To describe the clinical and ultrasound characteristics of testicular torsion and to analyze long-term outcomes for patients treated in a hospital emergency department. Longitudinal retrospective study of a series of patients treated for acute scrotum and intravaginal testicular torsion confirmed intraoperatively in a hospital emergency service between October 2003 and May 2009. We recorded epidemiologic, clinical, ultrasound, and intraoperative variables and information for a period of 2 years after treatment. A total of 30 patients with a mean (SD) age of 21.7 (5.8) years (range, 12-31 years) were included. The median time between onset of symptoms and emergency department treatment was 8.5 hours (range, 2 hours to 2 weeks). High resolution ultrasound findings included a paratesticular mass in 30 patients (100%), spiral twisting in 5 (16.6%), and a color Doppler flow signal in 4 (3.3%) (patients with partial torsion). Testicular viability was confirmed intraoperatively in 24 (80%) and after 2 years' follow-up in 20 (83,3%). Viable testes were found (introperatively and at 2 years) in for all cases of partial torsion or in patients who came to the emergency department within 6 hours of onset of symptoms. Patients with acute scrotum should be assessed in the emergency department for the possibility of testicular torsion. Testicular viability may depend on time since onset of symptoms and degree of torsion. A finding of paratesticular mass on high-resolution ultrasound may assist diagnosis, but the presence of a Doppler flow signal does not rule out a diagnosis of testicular torsion.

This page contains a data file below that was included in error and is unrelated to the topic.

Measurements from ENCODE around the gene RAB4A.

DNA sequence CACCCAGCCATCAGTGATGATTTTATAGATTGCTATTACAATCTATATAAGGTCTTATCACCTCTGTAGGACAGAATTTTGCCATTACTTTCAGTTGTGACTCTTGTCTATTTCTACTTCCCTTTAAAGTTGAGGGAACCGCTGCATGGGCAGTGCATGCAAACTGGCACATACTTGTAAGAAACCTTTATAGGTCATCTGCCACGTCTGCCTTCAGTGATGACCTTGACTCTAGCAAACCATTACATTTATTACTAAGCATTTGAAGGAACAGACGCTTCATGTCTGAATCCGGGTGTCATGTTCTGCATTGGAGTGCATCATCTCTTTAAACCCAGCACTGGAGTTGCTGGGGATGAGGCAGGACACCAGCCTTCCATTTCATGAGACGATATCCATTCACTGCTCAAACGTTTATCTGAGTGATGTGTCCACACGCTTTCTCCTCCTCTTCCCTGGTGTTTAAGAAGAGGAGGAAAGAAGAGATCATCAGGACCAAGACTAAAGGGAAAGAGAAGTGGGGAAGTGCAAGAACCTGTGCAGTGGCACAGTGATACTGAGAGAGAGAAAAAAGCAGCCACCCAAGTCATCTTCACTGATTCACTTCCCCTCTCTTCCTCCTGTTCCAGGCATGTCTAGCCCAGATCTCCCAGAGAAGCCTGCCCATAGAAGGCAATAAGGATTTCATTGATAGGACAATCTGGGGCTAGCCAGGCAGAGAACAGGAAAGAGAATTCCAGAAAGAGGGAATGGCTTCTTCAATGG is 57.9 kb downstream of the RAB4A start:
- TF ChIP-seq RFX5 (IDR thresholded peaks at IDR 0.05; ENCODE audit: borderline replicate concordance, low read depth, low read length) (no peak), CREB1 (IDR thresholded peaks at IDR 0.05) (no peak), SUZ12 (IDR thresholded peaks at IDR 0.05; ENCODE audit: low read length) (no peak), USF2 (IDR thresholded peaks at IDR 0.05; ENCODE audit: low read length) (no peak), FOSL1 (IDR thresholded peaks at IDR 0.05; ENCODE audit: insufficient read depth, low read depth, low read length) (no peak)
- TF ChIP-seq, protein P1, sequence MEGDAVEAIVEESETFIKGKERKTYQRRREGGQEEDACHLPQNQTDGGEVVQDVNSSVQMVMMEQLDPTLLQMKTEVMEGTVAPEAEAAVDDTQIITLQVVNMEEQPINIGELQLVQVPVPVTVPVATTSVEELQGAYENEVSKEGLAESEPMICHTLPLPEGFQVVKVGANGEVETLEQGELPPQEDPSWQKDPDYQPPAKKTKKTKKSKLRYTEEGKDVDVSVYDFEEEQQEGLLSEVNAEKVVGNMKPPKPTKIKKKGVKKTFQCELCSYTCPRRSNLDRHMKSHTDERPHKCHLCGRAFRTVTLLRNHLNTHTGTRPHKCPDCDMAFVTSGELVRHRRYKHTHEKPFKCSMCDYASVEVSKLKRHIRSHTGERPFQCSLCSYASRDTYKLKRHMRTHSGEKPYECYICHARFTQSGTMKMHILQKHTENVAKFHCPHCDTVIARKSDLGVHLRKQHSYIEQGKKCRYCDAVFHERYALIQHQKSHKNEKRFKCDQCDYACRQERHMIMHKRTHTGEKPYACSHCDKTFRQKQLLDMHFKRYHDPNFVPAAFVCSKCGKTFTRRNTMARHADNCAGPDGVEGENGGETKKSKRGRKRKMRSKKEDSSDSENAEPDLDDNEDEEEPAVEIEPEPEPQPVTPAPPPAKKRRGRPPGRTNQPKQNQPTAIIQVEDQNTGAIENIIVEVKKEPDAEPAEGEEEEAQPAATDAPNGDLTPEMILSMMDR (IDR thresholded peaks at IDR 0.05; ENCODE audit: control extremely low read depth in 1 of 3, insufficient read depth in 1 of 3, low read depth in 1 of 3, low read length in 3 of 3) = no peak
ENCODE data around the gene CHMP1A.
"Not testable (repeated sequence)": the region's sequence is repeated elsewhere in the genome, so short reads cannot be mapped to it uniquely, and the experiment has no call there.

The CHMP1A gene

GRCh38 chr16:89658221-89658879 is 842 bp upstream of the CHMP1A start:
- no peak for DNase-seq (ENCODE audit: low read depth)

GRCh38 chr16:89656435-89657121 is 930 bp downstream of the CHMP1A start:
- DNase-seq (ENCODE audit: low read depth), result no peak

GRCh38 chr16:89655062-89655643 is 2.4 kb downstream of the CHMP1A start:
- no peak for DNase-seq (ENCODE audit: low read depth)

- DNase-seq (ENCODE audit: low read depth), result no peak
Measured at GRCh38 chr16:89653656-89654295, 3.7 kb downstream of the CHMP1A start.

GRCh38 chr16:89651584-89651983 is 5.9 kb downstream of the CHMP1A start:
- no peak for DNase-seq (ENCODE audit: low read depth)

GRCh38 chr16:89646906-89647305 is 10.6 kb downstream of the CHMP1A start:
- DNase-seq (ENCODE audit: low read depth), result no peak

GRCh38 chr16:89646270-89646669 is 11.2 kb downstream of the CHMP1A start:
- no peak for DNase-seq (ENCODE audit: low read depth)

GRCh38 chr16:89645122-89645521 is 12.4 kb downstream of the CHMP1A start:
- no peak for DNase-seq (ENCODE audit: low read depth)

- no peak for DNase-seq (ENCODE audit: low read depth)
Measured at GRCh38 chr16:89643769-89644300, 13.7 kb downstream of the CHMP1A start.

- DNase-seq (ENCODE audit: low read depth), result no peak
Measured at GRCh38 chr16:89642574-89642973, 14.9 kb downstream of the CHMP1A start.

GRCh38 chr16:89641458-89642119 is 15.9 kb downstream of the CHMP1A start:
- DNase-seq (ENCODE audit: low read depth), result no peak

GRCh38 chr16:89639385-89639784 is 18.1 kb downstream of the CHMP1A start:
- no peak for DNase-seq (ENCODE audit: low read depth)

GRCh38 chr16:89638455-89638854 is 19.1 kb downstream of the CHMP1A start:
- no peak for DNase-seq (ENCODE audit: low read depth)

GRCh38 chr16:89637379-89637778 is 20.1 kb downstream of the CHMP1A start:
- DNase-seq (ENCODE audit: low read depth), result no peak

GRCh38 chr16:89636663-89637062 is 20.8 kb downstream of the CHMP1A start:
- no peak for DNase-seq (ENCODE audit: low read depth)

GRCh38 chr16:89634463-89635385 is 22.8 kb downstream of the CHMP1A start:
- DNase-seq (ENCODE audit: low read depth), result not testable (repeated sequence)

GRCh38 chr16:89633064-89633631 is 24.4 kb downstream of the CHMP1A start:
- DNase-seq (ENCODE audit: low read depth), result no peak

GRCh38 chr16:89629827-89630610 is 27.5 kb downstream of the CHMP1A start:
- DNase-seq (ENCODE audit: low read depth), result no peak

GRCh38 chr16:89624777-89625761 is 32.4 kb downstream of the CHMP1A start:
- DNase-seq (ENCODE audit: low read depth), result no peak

|Publication status||Published - 1 Jan 2014|
- Emergency health services
- Testicular torsion